Christelle Clara was born in Lebanon in March 1988, to a Lebanese mother and an Italian father. Theater and dancing were the center of her world as a child while being always surrounded and inspired by the angelic voice of her own mother (Marie Antoinette El Helou “La Momme de l’orient”) that never ceased to discipline her soul and spirit all the way to adulthood. Christelle’s childhood passion developed into a keen interest in theater costumes especially hats. And after spending a year in Paris studying political science she finally decided to go back to her true passions becoming a couture milliner. She named her brand Margherita Chiaramonte in memory of her late grandmother.
1- Knowing that you never majored in fashion design, how did you decide to start this journey in such a precise craft, becoming a couture milliner?
I always used to wear hats in Lebanon; I was one of the few who considered wearing them at the time, they weren’t a trend. When I moved to Paris to complete my studies I started experimenting with different types of hats “I wasn’t the odd one out” hats in Paris are always on trend, so I wore berets, cloches and many other vintage styles… I let it all out! I was really inspired and I decided to come back to Lebanon and design hats, at that point that was all I wanted to do.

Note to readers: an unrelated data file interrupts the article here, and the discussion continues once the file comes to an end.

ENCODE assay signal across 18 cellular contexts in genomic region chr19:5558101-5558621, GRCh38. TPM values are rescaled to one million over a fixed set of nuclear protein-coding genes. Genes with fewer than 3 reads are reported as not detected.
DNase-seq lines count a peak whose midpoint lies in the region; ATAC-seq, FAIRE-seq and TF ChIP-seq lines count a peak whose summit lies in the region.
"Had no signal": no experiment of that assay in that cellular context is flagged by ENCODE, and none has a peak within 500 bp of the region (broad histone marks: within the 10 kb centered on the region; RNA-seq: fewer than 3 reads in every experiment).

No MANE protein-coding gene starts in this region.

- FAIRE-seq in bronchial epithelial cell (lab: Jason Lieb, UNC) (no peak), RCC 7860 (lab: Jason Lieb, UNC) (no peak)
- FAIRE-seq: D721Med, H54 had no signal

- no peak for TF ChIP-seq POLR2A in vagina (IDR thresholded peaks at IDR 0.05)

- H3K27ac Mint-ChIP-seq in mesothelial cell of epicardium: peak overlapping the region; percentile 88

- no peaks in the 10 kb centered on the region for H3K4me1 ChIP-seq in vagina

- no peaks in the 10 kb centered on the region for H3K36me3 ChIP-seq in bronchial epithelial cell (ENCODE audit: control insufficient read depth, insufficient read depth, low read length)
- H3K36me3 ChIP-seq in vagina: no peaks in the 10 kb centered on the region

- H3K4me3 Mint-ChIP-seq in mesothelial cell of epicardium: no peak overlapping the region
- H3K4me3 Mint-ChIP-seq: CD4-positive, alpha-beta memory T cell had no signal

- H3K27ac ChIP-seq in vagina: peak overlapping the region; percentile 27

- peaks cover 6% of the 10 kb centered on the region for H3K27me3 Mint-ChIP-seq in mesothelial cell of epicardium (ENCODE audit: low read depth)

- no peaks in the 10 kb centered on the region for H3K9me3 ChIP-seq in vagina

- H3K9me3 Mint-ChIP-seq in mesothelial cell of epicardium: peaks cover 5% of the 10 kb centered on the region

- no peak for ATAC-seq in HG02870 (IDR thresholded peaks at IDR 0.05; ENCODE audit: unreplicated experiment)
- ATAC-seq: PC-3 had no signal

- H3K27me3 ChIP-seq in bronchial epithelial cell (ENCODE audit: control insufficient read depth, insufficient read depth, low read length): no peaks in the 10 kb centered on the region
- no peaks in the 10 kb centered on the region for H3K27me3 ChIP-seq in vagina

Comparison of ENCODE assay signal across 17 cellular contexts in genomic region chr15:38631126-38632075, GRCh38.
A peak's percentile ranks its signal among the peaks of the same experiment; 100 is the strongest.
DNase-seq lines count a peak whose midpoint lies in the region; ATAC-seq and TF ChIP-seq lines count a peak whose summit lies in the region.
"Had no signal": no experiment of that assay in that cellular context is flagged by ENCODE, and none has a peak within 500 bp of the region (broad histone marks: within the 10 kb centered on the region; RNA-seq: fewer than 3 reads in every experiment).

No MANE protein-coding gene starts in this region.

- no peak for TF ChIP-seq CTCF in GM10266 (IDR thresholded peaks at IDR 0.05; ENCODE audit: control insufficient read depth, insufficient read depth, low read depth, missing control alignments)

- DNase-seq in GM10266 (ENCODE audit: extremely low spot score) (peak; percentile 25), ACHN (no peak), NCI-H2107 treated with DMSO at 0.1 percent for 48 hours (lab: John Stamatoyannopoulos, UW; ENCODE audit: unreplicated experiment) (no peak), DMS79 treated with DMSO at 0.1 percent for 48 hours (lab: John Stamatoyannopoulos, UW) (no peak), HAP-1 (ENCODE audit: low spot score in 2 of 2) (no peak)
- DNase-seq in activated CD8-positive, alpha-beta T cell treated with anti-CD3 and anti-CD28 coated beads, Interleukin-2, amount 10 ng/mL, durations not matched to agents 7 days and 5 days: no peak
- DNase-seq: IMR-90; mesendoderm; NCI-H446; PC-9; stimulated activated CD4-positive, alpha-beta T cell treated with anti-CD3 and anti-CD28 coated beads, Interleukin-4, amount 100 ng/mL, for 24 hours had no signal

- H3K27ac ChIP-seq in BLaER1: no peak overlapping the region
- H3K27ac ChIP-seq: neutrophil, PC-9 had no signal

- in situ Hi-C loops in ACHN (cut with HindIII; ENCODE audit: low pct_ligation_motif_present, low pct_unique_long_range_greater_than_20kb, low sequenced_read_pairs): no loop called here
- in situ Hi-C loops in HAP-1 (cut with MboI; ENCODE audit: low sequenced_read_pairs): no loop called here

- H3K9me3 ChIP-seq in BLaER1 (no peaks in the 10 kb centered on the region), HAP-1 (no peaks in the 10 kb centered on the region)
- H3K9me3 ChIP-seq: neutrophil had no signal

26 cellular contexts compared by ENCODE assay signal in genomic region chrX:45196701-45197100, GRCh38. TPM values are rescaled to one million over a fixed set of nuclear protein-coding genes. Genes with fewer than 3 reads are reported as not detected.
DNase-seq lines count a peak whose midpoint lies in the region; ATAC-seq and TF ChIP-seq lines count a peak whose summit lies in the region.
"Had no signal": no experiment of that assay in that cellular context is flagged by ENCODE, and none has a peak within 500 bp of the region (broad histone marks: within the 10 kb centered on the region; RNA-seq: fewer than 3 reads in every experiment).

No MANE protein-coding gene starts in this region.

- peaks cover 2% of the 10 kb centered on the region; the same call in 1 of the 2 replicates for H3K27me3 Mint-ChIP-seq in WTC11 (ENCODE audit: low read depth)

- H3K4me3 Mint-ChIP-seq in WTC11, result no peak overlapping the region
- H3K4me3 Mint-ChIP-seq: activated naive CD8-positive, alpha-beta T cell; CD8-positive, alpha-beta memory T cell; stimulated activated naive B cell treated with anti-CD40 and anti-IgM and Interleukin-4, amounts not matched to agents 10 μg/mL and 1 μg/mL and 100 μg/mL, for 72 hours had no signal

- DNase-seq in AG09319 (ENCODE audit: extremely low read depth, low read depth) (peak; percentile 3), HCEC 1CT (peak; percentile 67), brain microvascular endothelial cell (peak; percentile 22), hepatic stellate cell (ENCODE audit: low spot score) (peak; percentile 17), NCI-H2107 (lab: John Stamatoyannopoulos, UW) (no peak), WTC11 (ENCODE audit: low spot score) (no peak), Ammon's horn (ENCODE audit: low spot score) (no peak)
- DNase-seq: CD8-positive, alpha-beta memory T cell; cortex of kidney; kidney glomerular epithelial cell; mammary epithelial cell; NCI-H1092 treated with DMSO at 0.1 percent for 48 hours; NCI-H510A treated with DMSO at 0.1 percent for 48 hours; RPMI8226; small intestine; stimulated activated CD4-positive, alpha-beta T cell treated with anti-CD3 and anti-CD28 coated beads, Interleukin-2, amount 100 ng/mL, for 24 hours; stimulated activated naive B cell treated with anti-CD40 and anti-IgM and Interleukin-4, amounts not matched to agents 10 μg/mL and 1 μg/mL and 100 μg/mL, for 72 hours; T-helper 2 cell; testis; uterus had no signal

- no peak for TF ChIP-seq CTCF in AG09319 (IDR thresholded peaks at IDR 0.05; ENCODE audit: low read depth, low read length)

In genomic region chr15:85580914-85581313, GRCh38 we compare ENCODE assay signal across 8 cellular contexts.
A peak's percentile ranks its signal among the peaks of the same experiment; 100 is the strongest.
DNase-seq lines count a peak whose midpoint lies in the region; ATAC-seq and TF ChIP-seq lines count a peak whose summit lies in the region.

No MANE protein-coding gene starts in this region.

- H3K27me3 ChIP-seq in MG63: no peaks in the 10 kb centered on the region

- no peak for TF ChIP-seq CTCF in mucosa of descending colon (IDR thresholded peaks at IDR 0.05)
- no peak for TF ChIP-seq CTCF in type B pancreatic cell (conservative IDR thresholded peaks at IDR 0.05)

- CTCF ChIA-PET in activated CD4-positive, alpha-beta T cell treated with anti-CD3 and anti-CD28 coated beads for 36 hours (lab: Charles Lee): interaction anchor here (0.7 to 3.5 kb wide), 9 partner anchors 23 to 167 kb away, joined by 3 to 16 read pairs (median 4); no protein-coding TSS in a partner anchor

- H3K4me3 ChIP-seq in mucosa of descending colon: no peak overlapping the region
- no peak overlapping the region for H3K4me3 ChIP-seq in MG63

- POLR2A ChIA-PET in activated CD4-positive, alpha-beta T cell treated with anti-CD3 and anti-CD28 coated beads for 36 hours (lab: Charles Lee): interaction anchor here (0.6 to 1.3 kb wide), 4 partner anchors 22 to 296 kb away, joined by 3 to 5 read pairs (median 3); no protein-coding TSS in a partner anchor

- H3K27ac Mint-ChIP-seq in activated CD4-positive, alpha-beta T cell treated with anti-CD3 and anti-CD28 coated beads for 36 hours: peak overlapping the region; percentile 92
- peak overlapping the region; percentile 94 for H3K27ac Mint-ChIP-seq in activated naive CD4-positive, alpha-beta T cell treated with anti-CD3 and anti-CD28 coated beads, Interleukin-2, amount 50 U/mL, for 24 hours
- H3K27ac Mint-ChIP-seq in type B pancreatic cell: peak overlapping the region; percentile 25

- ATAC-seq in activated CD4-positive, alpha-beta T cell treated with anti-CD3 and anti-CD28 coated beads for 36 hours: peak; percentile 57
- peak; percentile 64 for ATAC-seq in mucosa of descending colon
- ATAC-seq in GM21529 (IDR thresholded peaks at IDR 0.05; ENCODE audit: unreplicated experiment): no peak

2- Why did you decide to name your brand “Margherita Chiaramonte”?
When I was starting out I had a clear vision of what I wanted to do and why I wanted to do it, when the time came to name what I was doing and give it an identity, it was fate that spoke. I was looking through an old family album one day, it suddenly made sense, my grandmother’s name & her image.
Margherita Chiaramonte, my grandmother lived in Egypt and had never met her parents for political reasons, she was the last princess and heir of the Chiaramonte family, she lived among the Egyptian middle class & used her nobility and heritage to serve the Sicilian community among others around her. She only reached her 40’s leaving everything she owns to the Sicilian community and not her direct family; since she believed that in life everyone makes his or her own luck and living. She taught that to my father who was a pilot, an engineer and expert accountant who taught that to me.
This is the nobleness, the elegance and authenticity that I wish for my brand to carry. Along with the mix of oriental & occidental styles, bringing back the glory and uniqueness of past centuries, which were the height of the millinery couture.
3- When you first dipped your toes into this craft, how did you form your first collection?